(Ticket Scalping and Gift Cards) Bill 2017

18th October 2017

Mr GREG PIPER: He convinced us all. Like other members, I support the bill. I acknowledge and congratulate the Minister and his team on preparing a response to an issue that has been nagging our communities for a long time. This is much-needed reform. In some ways, the issues now surrounding the event ticketing industry are another example of how regulation and legislation have struggled to keep up with technology and the modern world. I have no doubt that this reform will be accepted by the vast majority of fair-minded people in this State. The first part of the bill relates to the expiration of retail gift cards. The bill provides a fairer go for consumers, who lose an estimated $60 million on expired gift cards or expired gift card balances every year. Most people have had that experience.

It is not always the case that people simply forget about a gift card they have received as a birthday or Christmas present, having left it in a sock drawer for a year. In many cases, we are talking about the balances of gift cards or vouchers that are not fully expended and are subsequently forgotten. A person might treat themselves to new clothes with a $100 gift card they received as a birthday present, they spend $80 and keep the balance for later. The card then sits in a handbag, a wallet or a drawer and is forgotten. People think they have a reasonable time to redeem the card and some time can pass before they remember to use it. A gift card can be easily forgotten, but it should not be forgotten that a large retail chain is usually profiting from, perhaps even counting on, forgotten cards.

The three-year period of currency proposed in the bill provides a reasonable amount of time for people to use a gift card. It is fair to the consumer and the retailer. Unfortunately, there is no foolproof way to control the honouring of gift cards in the event of a retail store closing down or going into administration. I am pleased that after?sales fees will be controlled or eliminated by the bill. There is also a case for better regulating the cost of processing or establishment fees that are charged on the purchase of gift cards. However, I am happy for the consumers to determine whether they are getting a good deal. If a retail store wants to charge a high establishment fee, such as a $10 fee on a $100 gift card, then the consumer reserves the right to walk away and take their business elsewhere. For some time, consumers have too often worn the rough end of the stick when buying gift cards, but this bill tips the balance of fairness in their favour.

The second part of the bill relates to the resale of tickets to major events, concerts and sporting events. This reform is long overdue. It will finally break the unconscionable practices of ticket scalpers and the computer?controlled hijacking of major ticketed events. Genuine ticket buyers have been at a significant disadvantage for too long, almost at the mercy of high?tech scalpers who have created a lucrative industry by taking fair play out of the game. Other members have given examples of this practice. I am aware of many people in my electorate who have been left angered and disappointed at having to compete with computer bots and professional buying or scalping organisations when they buy tickets online. The bots are computer avatars that are able to sweep ticketing sites and buy huge numbers of tickets from them at the same time. This is machine against man, and the machines usually win.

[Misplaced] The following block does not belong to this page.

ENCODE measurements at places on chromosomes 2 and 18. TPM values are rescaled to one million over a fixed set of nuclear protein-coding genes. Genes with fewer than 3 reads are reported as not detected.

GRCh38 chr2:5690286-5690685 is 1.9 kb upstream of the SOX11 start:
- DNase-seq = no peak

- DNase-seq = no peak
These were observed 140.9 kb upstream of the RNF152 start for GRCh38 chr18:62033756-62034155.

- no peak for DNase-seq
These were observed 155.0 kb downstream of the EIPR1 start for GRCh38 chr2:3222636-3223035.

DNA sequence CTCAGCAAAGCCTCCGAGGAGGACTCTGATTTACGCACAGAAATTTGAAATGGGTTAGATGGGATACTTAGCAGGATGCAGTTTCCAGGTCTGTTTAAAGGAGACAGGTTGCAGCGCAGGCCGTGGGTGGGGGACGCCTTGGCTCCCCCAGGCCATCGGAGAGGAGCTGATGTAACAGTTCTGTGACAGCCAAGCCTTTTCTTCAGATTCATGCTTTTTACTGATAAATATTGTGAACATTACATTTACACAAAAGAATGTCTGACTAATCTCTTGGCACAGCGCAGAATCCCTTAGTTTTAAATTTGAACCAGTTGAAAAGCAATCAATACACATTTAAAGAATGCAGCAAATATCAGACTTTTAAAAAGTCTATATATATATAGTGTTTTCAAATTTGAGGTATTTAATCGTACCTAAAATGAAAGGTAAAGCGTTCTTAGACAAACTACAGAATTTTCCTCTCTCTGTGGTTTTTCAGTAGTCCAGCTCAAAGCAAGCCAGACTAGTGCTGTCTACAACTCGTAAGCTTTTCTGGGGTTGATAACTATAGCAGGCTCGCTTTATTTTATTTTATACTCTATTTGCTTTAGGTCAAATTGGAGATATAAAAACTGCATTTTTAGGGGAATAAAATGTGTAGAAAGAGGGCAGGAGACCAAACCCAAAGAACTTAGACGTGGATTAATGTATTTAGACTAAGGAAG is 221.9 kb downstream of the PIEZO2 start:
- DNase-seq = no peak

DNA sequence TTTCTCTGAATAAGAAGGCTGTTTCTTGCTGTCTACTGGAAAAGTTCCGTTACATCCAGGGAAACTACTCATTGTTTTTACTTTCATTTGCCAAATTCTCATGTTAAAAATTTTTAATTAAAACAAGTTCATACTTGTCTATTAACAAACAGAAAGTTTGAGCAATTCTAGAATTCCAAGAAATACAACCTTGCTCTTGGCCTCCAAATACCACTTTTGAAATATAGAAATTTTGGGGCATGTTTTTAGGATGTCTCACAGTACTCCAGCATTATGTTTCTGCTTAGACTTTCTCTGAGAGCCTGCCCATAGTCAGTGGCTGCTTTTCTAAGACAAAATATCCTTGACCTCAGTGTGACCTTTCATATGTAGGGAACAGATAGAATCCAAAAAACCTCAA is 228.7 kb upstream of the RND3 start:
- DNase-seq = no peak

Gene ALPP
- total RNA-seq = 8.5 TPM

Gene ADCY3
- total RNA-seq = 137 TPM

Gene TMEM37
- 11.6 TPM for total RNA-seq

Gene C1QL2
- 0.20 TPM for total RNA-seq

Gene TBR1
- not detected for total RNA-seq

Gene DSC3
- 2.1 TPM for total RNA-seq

I was astounded to learn that last year one of the major legitimate ticket-selling agencies was bombarded by several billion bot?buying attempts in Australia. This was no more evident when tickets went on sale this year for major concerts by Bruno Mars and Ed Sheeran. Many people tried for hours to buy tickets online only to be left disappointed when the websites crashed. The ticketing agencies reported that millions of users were trying to purchase tickets. The reality is that the number of real people trying to purchase tickets was in the tens of thousands while millions of machines were attempting to buy tickets for scalpers and resale businesses.


Mr Brad Hazzard: Did you get some Bruno Mars tickets?


Mr GREG PIPER: I did but Ed Sheeran is my go. Within minutes of these concerts selling out, tickets were being advertised for resale at triple their original cost. What made it even more extraordinary in the case of one of those events is that physical tickets were not provided at the time of sale and would not be provided to purchasers until closer to the event date. This new industry of ticket resale sites will be screaming because this bill will significantly impact on their business model, which was wrong from the start. It relied on unfair practices that significantly disadvantaged people and families and regularly added an enormous cost burden to those who were genuinely trying to buy tickets to a major sporting event or concert. No doubt these unscrupulous scalpers will still find a way to make a big buck, but I am confident that this legislation will significantly impact on their existence. It sends a message that this Government is serious about pursuing this issue.

I have no problem with the rights of genuine ticket resale sites to exist in the marketplace. There will always be circumstances where people are not able to attend an event for which they have bought tickets, and the resale industry allows them to recoup their costs. But the recouping of costs should not be about feeding a whole new industry of profiteers and unscrupulous market manipulators at the expense of people doing the right thing. This is a commonsense response to an issue that has been nagging the community for a long time. I acknowledge the good work of the Minister and his staff. I thank him for introducing the bill.

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